The Lean Building Blog: Buying by the square foot — an anti-Lean practice

February 2, 2012

There is nothing in homebuilding that makes less sense than purchasing by the square foot and it is a big obstacle in Lean implementation. Other than the fact that it makes things easy I suppose, there is very little to be said for it. It damn sure makes purchasing inaccurate and confusing, at best. Not much of a tradeoff. Imagine, for a moment, buying an automobile by the pound. Do you think you could do any meaningful price/value comparisons? Worse yet, you are the purchasing manager for the new Superbo XLT4i Turbo 2.0?  You send out the bid packages to buy tires, seats, carpet, dash components, transmissions, paint, hood-ornaments, steering assemblies and, of course, turbo-chargers – and receive the bids back all in price-per-pound. How would you make sense of that? Answer: You wouldn’t.

This comes up all the time in our LeanBuilding Blitz and LeanPlan Workout weeks with builders, suppliers and trades. Not long ago a Texas framer lamented that he had to bid 5 new plans of 5-6 elevations each. The builder insisted on a single “per square foot” bid price that applied to all units.

The problem is – and everyone, (everyone!) knows this to be true – the plans cost very different amounts per square foot to build. The Bristol is real simple, with big open spaces. Cheap & easy. The Brentwood plan is smaller, but with more cut-up living spaces. That costs more to build. The Dovewood has a bunch of trayed ceilings making things quite complicated. That cost’s more, too. The Briarwood has elevations festooned with shutters, pop-outs and eyebrows – all adding both material and labor cost. Then there is that one elevation with the 32 corbels. Egad. And they want him to bid by the square foot? He is making his best guess and hoping it works out – as are you.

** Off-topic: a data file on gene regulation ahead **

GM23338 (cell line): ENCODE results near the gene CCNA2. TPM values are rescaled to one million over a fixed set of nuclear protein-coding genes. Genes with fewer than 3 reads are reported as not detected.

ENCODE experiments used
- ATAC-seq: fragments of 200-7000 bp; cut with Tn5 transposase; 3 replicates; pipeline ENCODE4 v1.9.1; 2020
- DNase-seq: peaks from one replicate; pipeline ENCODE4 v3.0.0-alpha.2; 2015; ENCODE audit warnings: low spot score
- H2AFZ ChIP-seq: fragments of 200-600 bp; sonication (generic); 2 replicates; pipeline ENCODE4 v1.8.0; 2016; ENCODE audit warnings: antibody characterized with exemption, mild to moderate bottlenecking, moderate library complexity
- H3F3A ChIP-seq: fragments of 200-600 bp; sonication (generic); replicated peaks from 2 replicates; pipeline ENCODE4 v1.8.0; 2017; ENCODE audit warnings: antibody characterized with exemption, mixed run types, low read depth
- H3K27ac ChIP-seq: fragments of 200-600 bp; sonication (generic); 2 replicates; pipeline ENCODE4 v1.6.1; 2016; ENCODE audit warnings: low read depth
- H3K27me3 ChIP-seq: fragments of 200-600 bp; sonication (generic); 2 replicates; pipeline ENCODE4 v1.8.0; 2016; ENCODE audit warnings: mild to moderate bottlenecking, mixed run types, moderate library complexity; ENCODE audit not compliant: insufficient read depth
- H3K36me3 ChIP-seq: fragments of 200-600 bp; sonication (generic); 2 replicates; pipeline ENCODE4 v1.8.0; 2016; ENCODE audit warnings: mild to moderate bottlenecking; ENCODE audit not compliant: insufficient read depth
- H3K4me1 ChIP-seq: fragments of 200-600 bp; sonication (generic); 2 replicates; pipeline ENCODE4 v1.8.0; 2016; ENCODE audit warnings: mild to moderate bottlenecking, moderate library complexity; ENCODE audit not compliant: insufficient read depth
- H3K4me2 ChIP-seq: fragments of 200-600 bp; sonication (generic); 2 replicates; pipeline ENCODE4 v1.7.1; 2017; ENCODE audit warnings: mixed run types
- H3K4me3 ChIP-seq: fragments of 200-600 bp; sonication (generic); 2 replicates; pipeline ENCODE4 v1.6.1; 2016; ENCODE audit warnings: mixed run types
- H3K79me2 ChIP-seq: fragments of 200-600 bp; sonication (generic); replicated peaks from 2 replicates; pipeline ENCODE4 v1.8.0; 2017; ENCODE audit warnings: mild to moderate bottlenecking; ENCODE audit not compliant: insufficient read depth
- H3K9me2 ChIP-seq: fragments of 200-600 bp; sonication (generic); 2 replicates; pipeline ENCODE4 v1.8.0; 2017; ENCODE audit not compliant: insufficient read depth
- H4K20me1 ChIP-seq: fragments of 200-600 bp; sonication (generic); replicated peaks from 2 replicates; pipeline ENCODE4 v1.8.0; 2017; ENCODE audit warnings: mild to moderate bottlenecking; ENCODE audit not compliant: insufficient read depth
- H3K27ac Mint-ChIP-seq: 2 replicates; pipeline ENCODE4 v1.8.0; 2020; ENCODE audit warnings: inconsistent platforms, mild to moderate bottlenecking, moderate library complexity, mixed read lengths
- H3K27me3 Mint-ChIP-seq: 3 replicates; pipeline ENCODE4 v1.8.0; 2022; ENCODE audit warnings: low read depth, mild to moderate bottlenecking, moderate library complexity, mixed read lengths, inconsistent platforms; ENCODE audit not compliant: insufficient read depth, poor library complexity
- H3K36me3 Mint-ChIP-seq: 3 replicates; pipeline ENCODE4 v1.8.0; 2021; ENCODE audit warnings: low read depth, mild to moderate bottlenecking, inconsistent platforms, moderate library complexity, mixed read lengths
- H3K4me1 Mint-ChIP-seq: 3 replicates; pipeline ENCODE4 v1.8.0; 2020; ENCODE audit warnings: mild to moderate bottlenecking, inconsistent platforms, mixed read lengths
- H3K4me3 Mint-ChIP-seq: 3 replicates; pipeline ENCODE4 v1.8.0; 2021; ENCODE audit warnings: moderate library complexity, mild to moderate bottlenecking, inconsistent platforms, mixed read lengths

But the framer gives the price, because he has too. This problem becomes difficult when we put these plans through the Lean-wringer and simplify them greatly, (without negatively impacting the look or quality,) removing excess and oversized headers, unneeded framing lumber and over-spec’d EWP. A few elevations with a lot of junk hanging on them are simplified. And I don’t think I have ever seen a Texas house that wouldn’t look better with a few less roofline breaks, and we fix those, too. All those moves saved labor and materials – but since you bid $/sq ft, how do you value them? If we had genuine unit-costing, this would be easy and significant dollars could be removed.

Last week a discussion on this subject began on the “LeanBuilding Group” on There are a lot of very interesting posts and examples that will stimulate your thinking on this challenge. Go there, join up and enter the discussion. I will continue this subject in next week’s blog post.


Scott Sedam is president of TrueNorth Development, a consulting and training firm that works with builders to improve products, process, and profits. A senior contributing editor to Professional Builder, Scott has written award-winning commentary on all aspects of the business of home building and won the 2015 Jesse H. Neal Award, business journalism's most prestigious prize, for his commentary in Pro Builder. Scott invites you to join TrueNorth's Lean Building Group on LinkedIn and welcomes your feedback at or 248.446.1275.


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